Grade: 12th grade
Age: 17

Two Eggs, Over Easy

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Her alarm goes off. Its piercing shrieks wriggle their way into her ears, crawling into her brain, drumming her awake with tiny mallets. She peels her eyelids apart, with the same gentle force as the air sealed cans of paint, whose contents now coat her walls, were once shoved apart by her mother’s steady hands. She grumbles, her spine aches as she rolls over onto her back, staring up at the ceiling. Everything is white. Her vision is consumed with the rhythm of the stucco above her, casting its dim shadows across the ceiling. Her eyes caress each tiny valley created by the paint, falling down each indentation, and climbing to its peak again. She can hear the metallic clang of pots and pans on the stove, as her mother cooks two eggs, over easy, for breakfast. And the water’s boiling for coffee, she can hear it hissing through the walls. She pictures the silver steam rising up from the kettle’s spout in ringlets, circling the cupboard drawers, dampening their grain with its heat.
“Are you getting up?” Her mother’s question echoes down the hallway, a distant remark made to no one in particular.
“Mmm no,” she grumbles at the ceiling, and with weak resolve, begins sliding out from within the fabric cocoon of her bedsheets. Her feet touch the ground first. Its smooth wood feels wet with cold, like morning dew.
Standing up slowly, she grips her wooden bedside table for support, seeing stars.
Sometimes when she stands up too fast her vision goes black. When she steps too firmly, her hips ache. Sometimes when she gets up from her desk, her knees crack under the weight of her ascending torso. In these moments she realizes she’s growing up.
Once her vision returns, and the surrounding room creeps back into focus, she walks, more like floats, over to her calendar, stepping to face it head on. Its reflective surface stares back at her. She has stood in front of this calendar for four years now, with a pen in her hand. And today is no different. Using the black marker with a round cap, she smears two lines marking an “X” across the glossy surface, writing her will across today in temporary ink. The date reads 6/6/19, and in very small, frantic letters at the bottom of the box: “future”.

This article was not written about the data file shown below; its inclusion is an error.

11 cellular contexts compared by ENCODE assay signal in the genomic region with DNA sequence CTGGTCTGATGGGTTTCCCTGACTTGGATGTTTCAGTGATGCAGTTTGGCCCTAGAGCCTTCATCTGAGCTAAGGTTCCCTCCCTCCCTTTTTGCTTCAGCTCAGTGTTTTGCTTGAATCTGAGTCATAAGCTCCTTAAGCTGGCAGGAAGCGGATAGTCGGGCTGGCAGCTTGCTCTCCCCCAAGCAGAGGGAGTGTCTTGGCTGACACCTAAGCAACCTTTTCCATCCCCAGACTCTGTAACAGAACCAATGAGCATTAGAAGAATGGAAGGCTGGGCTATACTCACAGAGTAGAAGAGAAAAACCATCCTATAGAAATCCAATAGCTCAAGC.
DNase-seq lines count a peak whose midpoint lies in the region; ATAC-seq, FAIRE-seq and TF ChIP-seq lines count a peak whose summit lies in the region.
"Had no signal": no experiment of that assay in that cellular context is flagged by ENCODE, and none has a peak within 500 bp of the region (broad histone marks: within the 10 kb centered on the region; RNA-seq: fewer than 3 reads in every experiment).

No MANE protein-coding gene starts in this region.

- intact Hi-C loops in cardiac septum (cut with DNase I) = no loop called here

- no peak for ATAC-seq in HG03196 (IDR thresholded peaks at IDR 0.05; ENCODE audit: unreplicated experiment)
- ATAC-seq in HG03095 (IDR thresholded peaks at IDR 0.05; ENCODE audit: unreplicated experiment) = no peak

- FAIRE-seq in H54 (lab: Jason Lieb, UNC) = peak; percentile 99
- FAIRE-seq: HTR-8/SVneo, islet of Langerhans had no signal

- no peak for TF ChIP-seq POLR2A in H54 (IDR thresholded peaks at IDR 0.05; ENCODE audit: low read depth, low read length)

Taking a step back, she admires her work; today now crossed out with thick ink. The word “future” still echoes in her head, but she’s not certain she knows what it means to her.
She understands present. It’s easy enough. Present can be found in moments when her snorting laughter ripples through her chest, splashing across her tongue. When the sky gets dark outside and her mellow voice quivers on the phone, rolling tears down her cheeks. When she drives too fast, checking the golden light of the speedometer, eyes peeled scanning the road, as her foot nudges the gas pedal further down. In these moments, she feels presently, and forever, sixteen.
But she is not sixteen, nor is she seventeen. She’s an adult now, at least legally. A senior in high school who stays up too late for little to no reason, cries often but not as much as she would like, and feels the impending weight of a place called future on her shoulders.
And today, the smeared black Thursday, marks the start of future. She turns away from the whiteboard, and makes her way to the bathroom, to brush her teeth and spit the taste of her dentist-approved mint toothpaste down the drain. To spread the same chalky cream across her face, the one that smells like old tangerine peels, the one her mom bought her at the start of sophomore year because, like her dad says, and for once he’s right, she’s at high risk for skin cancer. She is not sixteen.
She walks into the kitchen to scarf up a portion of breakfast. The room smells of burnt coffee and toast. Upon seeing the brown-bagged lunch her mother made waiting for her on the counter, and a plate with two eggs on the table, she does not feel like a woman prepared for the responsibility of the word future. She does not make her own lunches, wakes up too late to eat breakfast with her mother, and, as she often puts it to her friends, does not always remember to do her laundry. But future is today, as the whiteboard said, and she must be ready.
At the table, gingerly slicing her eggs, she watches their yellow yolk spread across her plate. But she’s late again, forced to shovel her breakfast into her mouth, yolk dribbling down her chin.
“Really?” Her mother’s voice echoes from across the table.
She laughs sheepishly, wiping the yellow from her chin, and stares into her mother’s soft eyes. At the wrinkles accentuating the corners of her pink-lipped smile. At her strong, feminine eyebrows, filled in with brown charcoal liner. Maybe, she hopes, in her future she’ll learn to keep her brows filled in strong, and eyes kind like her mother’s.
With her lunch in hand, and her head full of expectations, she steps outside. The air smells of oak leaves and uncertainty. She breathes it in, taking in deep gulps of its freshness. Hesitantly, she places a white-sneakered foot onto the earth, the next follows obediently. She has made these steps one hundred times before, and has always assumed that she will go on making them one hundred times over again. But future isn’t so revealing, it keeps its secrets. Future makes no promise that her steps will land on steady ground, but she must walk on if she intends to reach it.
The corners of her lips wrinkle into a smile as she strides out into the morning gleam of her lawn. Today, she will carry out her future by the familiar force of her strong legs, and the cap and gown clenched tightly in her fist.

4 thoughts on “Two Eggs, Over Easy

  1. Well-done! girl contemplates future and faces it; cap-and-gown at end a nice but fitting surprise.

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